Peace Officer

peace officer

Great documentaries tend to spur conversation. They’re controversial by nature and lead to a deeper societal discussion about one topic or another. Peace Officer is one such conversation-starter. It centers on Dub Lawrence, a former county sheriff in Utah, who founded a county S.W.A.T. team in 1975 that would wind up killing his son-in-law in 2008.

One of the hottest topics over the past few years has dealt with the police. I don’t know enough to make worthwhile points, but I do know that Peace Officer isn’t the first movie made (at least partially) in response to the topic. This summer, Straight Outta Compton shined a light on police behavior in the early 1990s while also illuminating conditions in 2015.

These films will keep being made. The discussion is ongoing, and Peace Officer contributes to it. I don’t know how fair the documentary is. It’s sort of like Serial in that way (with the second season’s topic just announced, I’ve got Serial on the brain); it highlights events that were fundamentally flawed, but doesn’t do a terrific job of displaying the opposition.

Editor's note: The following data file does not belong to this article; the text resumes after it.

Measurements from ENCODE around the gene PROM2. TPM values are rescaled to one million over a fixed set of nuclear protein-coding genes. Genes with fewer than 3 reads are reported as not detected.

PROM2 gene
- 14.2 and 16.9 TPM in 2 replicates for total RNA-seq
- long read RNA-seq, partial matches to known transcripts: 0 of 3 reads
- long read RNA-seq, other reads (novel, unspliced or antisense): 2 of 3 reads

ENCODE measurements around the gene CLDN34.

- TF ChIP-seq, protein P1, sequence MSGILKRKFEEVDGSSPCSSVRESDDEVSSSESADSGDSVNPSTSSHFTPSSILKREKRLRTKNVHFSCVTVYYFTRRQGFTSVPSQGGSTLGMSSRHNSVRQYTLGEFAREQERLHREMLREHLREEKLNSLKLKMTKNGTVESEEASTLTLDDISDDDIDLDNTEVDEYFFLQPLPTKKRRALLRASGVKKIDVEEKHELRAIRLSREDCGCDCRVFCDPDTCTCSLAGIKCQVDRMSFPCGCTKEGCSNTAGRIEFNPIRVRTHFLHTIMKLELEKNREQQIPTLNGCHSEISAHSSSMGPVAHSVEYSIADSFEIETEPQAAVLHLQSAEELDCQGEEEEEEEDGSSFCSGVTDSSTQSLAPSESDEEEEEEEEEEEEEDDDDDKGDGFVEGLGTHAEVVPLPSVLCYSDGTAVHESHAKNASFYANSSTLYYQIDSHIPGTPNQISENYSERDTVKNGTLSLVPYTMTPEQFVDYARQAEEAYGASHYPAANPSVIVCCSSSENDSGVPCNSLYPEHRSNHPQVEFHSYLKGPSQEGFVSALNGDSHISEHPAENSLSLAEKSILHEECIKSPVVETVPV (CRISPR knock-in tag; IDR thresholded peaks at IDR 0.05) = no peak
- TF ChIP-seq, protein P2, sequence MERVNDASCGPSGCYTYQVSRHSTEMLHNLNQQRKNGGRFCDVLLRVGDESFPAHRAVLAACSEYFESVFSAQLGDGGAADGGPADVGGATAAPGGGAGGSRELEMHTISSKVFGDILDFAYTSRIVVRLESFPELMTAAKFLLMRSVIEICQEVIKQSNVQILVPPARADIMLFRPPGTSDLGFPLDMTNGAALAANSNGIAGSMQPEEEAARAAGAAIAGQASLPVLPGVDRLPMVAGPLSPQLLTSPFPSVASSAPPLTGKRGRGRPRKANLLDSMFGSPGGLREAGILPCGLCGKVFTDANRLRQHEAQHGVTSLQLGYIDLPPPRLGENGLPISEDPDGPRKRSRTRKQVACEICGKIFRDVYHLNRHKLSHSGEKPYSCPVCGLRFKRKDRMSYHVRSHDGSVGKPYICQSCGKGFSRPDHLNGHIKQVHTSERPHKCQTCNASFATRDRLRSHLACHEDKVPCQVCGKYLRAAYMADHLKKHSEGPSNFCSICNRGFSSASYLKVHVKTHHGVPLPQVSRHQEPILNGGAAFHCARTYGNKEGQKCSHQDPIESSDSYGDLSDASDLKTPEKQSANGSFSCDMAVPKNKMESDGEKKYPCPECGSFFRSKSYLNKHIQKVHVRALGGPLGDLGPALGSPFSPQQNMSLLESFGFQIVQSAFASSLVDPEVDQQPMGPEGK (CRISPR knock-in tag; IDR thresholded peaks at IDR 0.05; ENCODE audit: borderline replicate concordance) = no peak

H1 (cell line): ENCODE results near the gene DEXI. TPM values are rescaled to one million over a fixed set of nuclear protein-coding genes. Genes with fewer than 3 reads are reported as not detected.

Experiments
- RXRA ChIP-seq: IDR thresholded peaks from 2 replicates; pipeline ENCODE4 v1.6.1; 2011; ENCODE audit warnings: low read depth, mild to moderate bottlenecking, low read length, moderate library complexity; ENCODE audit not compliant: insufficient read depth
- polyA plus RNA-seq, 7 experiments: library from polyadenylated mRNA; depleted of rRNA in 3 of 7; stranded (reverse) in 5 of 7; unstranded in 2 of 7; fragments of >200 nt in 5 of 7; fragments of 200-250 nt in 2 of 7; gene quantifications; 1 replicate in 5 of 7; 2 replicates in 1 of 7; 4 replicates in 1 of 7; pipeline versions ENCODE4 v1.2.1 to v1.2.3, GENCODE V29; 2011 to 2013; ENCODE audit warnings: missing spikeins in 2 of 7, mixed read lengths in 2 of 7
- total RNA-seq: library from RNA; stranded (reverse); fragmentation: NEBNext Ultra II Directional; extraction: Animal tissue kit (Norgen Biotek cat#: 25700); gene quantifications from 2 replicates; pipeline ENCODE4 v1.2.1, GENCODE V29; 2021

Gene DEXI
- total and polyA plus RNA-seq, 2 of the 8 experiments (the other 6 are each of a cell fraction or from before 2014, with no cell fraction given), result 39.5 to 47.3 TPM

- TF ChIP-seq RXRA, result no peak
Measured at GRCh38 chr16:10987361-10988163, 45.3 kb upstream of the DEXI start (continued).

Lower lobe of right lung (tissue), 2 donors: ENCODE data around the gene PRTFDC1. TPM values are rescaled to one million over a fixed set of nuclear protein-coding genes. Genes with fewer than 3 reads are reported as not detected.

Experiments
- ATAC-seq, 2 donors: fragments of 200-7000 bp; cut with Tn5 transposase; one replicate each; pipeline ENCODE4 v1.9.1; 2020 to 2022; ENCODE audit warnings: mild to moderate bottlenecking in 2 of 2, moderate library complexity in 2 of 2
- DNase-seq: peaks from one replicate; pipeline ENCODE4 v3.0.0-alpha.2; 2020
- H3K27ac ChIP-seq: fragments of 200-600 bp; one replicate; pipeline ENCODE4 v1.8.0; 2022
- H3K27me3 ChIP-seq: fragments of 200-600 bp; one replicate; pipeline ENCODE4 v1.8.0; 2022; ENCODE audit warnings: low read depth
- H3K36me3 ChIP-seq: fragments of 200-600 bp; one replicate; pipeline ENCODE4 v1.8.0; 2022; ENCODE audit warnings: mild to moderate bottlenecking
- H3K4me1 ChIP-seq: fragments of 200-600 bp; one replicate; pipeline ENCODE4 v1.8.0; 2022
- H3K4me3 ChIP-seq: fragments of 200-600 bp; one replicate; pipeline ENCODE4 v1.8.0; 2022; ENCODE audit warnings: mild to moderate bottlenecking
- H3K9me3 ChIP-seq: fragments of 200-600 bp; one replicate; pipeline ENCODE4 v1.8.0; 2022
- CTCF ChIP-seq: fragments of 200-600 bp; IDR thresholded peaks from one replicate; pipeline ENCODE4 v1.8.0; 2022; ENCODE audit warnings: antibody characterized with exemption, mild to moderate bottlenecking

Peace Officer is not wholly one-sided, but it does seem to have an agenda. You should never take anything you see in a documentary as gospel; you should always enter a film ready to open your mind to a new perspective and combine that new information with what you know. Do that with Peace Officer, and you’ll see a film that’s worth your time.


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